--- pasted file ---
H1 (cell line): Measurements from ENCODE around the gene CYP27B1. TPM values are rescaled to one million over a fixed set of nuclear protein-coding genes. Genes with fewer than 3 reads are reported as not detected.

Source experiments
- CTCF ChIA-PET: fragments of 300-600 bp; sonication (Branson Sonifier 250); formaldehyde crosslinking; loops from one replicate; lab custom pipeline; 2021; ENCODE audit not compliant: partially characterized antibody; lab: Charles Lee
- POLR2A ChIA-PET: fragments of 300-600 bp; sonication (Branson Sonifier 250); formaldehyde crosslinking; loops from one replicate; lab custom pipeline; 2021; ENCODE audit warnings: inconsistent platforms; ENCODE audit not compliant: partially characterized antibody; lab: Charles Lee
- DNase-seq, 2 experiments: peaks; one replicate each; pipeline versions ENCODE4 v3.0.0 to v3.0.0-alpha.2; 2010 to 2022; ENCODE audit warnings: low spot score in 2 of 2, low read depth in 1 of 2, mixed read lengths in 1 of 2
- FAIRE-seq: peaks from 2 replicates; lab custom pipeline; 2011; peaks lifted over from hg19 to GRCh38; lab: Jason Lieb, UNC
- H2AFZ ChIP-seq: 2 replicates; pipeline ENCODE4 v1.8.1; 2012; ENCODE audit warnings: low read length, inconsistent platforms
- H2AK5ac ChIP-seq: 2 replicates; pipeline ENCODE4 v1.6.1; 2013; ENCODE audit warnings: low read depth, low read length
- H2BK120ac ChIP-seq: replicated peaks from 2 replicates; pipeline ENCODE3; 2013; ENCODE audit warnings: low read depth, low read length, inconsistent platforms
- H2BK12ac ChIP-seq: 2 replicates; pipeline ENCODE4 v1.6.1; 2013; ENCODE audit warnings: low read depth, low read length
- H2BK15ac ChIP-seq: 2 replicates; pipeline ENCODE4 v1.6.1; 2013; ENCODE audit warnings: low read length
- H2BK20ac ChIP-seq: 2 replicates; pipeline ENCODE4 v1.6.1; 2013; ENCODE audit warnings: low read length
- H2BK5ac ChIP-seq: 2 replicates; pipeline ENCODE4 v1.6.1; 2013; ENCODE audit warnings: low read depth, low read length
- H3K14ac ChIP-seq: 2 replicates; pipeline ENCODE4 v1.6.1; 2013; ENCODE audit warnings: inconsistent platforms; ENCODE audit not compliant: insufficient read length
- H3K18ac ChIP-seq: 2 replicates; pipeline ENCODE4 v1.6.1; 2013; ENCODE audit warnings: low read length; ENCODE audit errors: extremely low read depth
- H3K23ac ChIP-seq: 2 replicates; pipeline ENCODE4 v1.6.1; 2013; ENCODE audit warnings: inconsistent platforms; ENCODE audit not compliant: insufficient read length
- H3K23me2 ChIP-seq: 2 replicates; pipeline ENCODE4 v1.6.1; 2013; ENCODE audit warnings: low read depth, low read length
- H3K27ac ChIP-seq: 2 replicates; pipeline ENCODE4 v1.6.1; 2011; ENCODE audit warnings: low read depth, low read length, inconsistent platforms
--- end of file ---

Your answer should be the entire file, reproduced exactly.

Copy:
H1 (cell line): Measurements from ENCODE around the gene CYP27B1. TPM values are rescaled to one million over a fixed set of nuclear protein-coding genes. Genes with fewer than 3 reads are reported as not detected.

Source experiments
- CTCF ChIA-PET: fragments of 300-600 bp; sonication (Branson Sonifier 250); formaldehyde crosslinking; loops from one replicate; lab custom pipeline; 2021; ENCODE audit not compliant: partially characterized antibody; lab: Charles Lee
- POLR2A ChIA-PET: fragments of 300-600 bp; sonication (Branson Sonifier 250); formaldehyde crosslinking; loops from one replicate; lab custom pipeline; 2021; ENCODE audit warnings: inconsistent platforms; ENCODE audit not compliant: partially characterized antibody; lab: Charles Lee
- DNase-seq, 2 experiments: peaks; one replicate each; pipeline versions ENCODE4 v3.0.0 to v3.0.0-alpha.2; 2010 to 2022; ENCODE audit warnings: low spot score in 2 of 2, low read depth in 1 of 2, mixed read lengths in 1 of 2
- FAIRE-seq: peaks from 2 replicates; lab custom pipeline; 2011; peaks lifted over from hg19 to GRCh38; lab: Jason Lieb, UNC
- H2AFZ ChIP-seq: 2 replicates; pipeline ENCODE4 v1.8.1; 2012; ENCODE audit warnings: low read length, inconsistent platforms
- H2AK5ac ChIP-seq: 2 replicates; pipeline ENCODE4 v1.6.1; 2013; ENCODE audit warnings: low read depth, low read length
- H2BK120ac ChIP-seq: replicated peaks from 2 replicates; pipeline ENCODE3; 2013; ENCODE audit warnings: low read depth, low read length, inconsistent platforms
- H2BK12ac ChIP-seq: 2 replicates; pipeline ENCODE4 v1.6.1; 2013; ENCODE audit warnings: low read depth, low read length
- H2BK15ac ChIP-seq: 2 replicates; pipeline ENCODE4 v1.6.1; 2013; ENCODE audit warnings: low read length
- H2BK20ac ChIP-seq: 2 replicates; pipeline ENCODE4 v1.6.1; 2013; ENCODE audit warnings: low read length
- H2BK5ac ChIP-seq: 2 replicates; pipeline ENCODE4 v1.6.1; 2013; ENCODE audit warnings: low read depth, low read length
- H3K14ac ChIP-seq: 2 replicates; pipeline ENCODE4 v1.6.1; 2013; ENCODE audit warnings: inconsistent platforms; ENCODE audit not compliant: insufficient read length
- H3K18ac ChIP-seq: 2 replicates; pipeline ENCODE4 v1.6.1; 2013; ENCODE audit warnings: low read length; ENCODE audit errors: extremely low read depth
- H3K23ac ChIP-seq: 2 replicates; pipeline ENCODE4 v1.6.1; 2013; ENCODE audit warnings: inconsistent platforms; ENCODE audit not compliant: insufficient read length
- H3K23me2 ChIP-seq: 2 replicates; pipeline ENCODE4 v1.6.1; 2013; ENCODE audit warnings: low read depth, low read length
- H3K27ac ChIP-seq: 2 replicates; pipeline ENCODE4 v1.6.1; 2011; ENCODE audit warnings: low read depth, low read length, inconsistent platforms